I was sitting on the curb outside Zeno's chatting up The DewDroppers when a young woman named Alex, visiting from North Carolina, interrupted us to fawn over the joyous, unbounded performance she had just witnessed.

I was sitting on the curb outside Zeno's chatting up The DewDroppers when a young woman named Alex, visiting from North Carolina, interrupted us to fawn over the joyous, unbounded performance she had just witnessed.

"This type of music, whatever it is, is the type I really like!"

Don't blame Alex for struggling to pin down this trio. Nobody would have much luck.

Guitarist Joe Gilliland, drummer Adam Nedrow and pianist Counterfeit Madison (with occasional assistance from bassist Michael Kohn) have been swinging hard since last year, when Andy Gallagher recruited them to join his folk-rock band Trains Across the Sea. Between rehearsals with Gallagher, they began to kick out old-timey jams, plucking from genres spanning the 20th century.

The resulting music can shift from Dixieland jazz to rip-roaring country to improvised thrash breakdowns.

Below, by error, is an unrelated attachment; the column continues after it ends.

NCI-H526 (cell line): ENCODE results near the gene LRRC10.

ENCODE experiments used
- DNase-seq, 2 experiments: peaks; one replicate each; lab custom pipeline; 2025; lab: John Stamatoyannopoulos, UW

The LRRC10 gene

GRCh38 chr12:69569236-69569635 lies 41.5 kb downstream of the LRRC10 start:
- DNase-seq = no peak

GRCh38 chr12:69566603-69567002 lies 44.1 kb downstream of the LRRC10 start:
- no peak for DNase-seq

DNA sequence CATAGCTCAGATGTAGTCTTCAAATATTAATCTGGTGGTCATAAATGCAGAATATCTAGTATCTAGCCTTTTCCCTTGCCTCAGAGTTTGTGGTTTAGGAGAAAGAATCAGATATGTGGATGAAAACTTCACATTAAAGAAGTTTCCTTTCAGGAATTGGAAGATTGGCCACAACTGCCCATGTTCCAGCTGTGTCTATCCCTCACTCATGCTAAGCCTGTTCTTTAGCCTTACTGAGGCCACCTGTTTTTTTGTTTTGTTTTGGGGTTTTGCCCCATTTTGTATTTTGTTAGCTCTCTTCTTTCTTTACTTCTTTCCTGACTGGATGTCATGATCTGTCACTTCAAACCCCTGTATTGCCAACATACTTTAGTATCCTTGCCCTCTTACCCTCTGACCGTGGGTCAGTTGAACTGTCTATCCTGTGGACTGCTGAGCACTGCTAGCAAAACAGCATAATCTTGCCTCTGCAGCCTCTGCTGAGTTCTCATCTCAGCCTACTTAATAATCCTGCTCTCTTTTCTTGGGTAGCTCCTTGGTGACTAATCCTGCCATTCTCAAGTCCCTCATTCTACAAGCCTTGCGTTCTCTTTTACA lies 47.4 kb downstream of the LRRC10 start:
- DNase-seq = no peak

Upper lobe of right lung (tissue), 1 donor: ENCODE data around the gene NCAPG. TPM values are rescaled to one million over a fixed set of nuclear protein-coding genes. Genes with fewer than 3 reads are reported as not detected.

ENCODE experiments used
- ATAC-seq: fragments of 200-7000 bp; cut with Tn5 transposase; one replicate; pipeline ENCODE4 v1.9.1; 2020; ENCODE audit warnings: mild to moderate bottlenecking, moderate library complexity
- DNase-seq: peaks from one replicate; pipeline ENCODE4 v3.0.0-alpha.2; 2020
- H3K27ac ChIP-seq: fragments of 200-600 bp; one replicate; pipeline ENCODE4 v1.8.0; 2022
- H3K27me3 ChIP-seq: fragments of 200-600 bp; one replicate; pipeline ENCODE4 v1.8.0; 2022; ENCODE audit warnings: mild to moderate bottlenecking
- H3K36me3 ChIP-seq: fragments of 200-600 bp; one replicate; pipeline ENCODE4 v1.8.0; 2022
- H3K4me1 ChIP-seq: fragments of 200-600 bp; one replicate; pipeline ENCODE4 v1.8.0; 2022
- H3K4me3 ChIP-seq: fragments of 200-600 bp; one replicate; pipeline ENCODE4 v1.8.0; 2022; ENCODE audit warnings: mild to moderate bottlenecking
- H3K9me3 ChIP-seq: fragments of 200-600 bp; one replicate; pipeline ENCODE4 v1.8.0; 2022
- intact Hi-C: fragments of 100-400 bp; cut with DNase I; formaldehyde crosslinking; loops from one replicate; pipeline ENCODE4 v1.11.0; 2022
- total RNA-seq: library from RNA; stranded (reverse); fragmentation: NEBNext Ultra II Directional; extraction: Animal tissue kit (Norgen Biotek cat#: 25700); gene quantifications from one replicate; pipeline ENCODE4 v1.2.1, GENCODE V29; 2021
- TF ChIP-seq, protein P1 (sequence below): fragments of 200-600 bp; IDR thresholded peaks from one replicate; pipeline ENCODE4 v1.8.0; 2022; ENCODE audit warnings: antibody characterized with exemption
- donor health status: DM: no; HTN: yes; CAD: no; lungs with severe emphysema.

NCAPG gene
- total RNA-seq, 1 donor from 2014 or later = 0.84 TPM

"It's such a mangled mess of the new and the old," Gilliland said.

That much is clear from a listen to The DewDroppers' debut EP, "No Good." What's not so evident from their recordings: The band whisks through these songs breathlessly, as if performing atop a bullet train desperately trying to hold the songs together (and succeeding).

"I'm not OK in the musical head at all," Madison said. "If you get three of that [sort of musician] in a room"

The creativity plays out in other ways. To release "No Good," The DewDroppers hosted a Sadie Hawkins dance at a Franklinton warehouse, where they played an extra set of classic covers as The DooWoppers.

That was one in a string of alter ego theme parties that has included burlesque and saloon music. More events are in the works.

Shows out of town and new recordings are on the horizon, too. But first they'll play Thursday at Carabar with Way Yes and This Is My Suitcase. Keep your bearings about you or risk getting barreled over.